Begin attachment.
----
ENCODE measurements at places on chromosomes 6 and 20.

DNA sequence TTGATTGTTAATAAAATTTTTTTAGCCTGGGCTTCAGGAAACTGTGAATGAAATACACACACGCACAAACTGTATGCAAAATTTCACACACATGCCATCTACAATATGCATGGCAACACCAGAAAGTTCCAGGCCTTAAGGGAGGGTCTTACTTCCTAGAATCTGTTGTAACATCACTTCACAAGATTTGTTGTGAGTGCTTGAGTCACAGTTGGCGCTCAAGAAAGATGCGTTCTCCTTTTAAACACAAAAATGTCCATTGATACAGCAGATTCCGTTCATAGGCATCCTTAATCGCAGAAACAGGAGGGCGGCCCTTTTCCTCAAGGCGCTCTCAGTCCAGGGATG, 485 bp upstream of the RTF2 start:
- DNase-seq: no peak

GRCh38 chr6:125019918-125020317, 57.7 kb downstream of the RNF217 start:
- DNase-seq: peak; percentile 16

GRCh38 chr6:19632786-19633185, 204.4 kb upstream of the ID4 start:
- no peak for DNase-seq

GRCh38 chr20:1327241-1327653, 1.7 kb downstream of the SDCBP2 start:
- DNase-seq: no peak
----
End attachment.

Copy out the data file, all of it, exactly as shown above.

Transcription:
ENCODE measurements at places on chromosomes 6 and 20.

DNA sequence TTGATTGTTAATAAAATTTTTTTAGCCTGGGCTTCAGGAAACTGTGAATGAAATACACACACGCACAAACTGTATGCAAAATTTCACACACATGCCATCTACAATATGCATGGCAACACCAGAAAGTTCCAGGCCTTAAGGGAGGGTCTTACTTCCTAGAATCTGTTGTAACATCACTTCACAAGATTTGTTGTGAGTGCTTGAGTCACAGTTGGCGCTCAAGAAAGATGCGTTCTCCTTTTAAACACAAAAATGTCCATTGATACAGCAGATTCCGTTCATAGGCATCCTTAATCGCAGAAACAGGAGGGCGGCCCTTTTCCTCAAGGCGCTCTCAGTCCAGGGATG, 485 bp upstream of the RTF2 start:
- DNase-seq: no peak

GRCh38 chr6:125019918-125020317, 57.7 kb downstream of the RNF217 start:
- DNase-seq: peak; percentile 16

GRCh38 chr6:19632786-19633185, 204.4 kb upstream of the ID4 start:
- no peak for DNase-seq

GRCh38 chr20:1327241-1327653, 1.7 kb downstream of the SDCBP2 start:
- DNase-seq: no peak